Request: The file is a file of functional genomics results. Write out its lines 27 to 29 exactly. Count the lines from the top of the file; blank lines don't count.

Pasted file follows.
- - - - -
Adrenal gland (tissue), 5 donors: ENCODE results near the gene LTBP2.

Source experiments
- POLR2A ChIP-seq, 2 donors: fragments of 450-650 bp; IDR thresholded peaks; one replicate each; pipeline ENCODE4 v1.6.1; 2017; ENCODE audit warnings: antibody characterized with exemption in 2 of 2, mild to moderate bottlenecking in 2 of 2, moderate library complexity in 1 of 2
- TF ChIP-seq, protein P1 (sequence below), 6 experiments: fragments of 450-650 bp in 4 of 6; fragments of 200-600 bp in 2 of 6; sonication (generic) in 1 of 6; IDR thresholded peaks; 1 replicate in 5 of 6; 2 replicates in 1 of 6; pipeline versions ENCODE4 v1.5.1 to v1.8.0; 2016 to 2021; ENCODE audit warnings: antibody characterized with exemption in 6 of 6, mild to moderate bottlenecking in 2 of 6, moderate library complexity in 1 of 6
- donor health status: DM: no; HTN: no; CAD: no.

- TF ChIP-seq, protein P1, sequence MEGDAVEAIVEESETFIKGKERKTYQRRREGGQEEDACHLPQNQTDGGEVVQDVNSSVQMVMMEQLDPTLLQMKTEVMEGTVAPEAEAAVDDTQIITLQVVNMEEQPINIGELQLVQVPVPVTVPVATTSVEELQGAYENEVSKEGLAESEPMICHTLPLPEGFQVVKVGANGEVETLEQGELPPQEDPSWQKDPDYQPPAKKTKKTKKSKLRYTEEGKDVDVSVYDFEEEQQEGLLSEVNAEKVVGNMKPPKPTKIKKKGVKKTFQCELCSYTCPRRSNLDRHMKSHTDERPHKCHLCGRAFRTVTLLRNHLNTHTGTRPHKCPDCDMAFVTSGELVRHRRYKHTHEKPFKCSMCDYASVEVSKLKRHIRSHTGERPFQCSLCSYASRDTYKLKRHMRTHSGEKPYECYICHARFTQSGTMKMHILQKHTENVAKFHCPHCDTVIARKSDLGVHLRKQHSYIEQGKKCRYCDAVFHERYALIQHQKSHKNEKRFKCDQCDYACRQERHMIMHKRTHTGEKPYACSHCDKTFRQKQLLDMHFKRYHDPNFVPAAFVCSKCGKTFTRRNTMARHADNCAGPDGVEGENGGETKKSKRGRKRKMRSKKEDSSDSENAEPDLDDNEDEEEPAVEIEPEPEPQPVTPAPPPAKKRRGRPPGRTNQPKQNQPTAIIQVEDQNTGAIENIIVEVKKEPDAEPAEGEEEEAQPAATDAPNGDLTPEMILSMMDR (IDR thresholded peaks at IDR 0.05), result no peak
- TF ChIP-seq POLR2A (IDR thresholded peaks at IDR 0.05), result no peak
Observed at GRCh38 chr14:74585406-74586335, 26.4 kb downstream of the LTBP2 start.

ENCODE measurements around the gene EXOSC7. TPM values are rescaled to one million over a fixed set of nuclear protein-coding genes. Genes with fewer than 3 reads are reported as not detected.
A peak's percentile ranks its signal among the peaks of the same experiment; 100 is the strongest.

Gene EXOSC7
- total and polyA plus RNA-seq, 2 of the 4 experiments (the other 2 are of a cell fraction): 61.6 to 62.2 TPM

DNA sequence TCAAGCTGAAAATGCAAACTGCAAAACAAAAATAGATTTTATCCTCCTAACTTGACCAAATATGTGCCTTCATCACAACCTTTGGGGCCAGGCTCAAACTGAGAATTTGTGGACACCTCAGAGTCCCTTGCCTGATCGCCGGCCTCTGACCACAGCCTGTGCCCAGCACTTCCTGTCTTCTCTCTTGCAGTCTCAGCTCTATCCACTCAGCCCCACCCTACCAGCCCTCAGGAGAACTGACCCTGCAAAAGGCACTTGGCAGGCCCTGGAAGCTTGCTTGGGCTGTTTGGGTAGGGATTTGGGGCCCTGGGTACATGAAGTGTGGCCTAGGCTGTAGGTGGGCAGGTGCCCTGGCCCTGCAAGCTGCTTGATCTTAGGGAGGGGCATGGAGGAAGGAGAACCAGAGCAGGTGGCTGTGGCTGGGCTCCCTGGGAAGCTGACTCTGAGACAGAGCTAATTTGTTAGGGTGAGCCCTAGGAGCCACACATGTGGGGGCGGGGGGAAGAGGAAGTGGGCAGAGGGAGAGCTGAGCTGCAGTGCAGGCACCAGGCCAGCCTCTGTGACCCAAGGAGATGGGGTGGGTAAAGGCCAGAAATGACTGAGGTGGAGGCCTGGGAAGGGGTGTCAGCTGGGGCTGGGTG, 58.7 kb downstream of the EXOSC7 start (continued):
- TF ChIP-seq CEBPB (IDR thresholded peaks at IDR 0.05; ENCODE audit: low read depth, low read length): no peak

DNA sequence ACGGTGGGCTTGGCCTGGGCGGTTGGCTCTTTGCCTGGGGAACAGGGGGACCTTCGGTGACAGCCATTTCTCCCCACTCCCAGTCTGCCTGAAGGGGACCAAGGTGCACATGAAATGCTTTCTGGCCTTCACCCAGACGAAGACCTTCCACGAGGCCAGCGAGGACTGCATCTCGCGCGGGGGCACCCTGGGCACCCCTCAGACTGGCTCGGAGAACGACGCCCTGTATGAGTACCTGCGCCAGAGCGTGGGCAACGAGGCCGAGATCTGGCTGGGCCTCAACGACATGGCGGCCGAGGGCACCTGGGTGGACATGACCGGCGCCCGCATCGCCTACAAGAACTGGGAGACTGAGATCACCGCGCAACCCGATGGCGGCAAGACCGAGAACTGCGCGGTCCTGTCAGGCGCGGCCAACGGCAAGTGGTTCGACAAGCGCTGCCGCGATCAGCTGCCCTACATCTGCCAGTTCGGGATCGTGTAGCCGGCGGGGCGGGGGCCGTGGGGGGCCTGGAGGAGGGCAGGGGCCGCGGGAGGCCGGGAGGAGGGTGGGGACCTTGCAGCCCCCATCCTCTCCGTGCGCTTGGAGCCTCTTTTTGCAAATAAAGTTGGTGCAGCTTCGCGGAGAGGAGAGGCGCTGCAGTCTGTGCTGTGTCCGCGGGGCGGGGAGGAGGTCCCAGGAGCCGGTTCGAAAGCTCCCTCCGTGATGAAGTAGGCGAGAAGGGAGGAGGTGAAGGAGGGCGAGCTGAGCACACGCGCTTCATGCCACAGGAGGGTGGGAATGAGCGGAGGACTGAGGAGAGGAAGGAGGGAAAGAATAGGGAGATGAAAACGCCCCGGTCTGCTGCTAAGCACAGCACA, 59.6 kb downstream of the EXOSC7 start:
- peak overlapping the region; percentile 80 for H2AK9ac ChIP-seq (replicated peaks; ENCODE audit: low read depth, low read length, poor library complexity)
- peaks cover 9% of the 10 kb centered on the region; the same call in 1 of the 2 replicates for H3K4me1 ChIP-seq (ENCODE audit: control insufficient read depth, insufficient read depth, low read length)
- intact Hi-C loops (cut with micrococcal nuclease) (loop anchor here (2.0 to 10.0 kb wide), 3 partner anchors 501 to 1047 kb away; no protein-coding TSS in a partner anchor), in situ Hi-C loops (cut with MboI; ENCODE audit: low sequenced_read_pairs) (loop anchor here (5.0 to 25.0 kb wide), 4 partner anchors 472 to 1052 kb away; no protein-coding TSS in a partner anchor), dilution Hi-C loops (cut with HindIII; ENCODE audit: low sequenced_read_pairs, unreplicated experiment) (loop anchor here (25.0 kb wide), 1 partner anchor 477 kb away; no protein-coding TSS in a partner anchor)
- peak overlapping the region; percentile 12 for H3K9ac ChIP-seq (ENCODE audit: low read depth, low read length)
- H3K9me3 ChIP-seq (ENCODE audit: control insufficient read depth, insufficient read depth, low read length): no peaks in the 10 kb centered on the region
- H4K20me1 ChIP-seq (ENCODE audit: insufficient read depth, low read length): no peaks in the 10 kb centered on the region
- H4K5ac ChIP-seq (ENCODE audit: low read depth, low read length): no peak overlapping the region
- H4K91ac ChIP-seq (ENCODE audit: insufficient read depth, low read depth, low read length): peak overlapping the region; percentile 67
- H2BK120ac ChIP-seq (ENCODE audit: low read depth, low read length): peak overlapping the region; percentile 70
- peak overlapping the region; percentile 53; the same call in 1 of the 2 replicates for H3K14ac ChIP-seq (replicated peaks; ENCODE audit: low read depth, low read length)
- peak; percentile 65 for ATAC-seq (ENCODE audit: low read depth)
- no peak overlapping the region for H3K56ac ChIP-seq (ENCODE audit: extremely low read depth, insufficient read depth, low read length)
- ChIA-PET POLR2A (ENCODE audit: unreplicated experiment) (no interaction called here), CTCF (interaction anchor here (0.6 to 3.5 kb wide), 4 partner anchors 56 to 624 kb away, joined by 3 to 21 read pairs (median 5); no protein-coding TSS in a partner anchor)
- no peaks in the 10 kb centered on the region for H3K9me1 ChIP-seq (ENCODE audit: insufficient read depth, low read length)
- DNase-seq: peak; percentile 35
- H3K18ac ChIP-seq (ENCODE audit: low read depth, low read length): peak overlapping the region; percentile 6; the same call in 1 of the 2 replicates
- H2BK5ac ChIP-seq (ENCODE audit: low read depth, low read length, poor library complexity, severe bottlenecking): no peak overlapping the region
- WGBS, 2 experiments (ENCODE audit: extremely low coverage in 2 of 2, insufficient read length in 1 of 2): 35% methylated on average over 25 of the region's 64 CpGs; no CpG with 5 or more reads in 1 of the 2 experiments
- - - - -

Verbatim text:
- no peak overlapping the region for H3K56ac ChIP-seq (ENCODE audit: extremely low read depth, insufficient read depth, low read length)
- ChIA-PET POLR2A (ENCODE audit: unreplicated experiment) (no interaction called here), CTCF (interaction anchor here (0.6 to 3.5 kb wide), 4 partner anchors 56 to 624 kb away, joined by 3 to 21 read pairs (median 5); no protein-coding TSS in a partner anchor)
- no peaks in the 10 kb centered on the region for H3K9me1 ChIP-seq (ENCODE audit: insufficient read depth, low read length)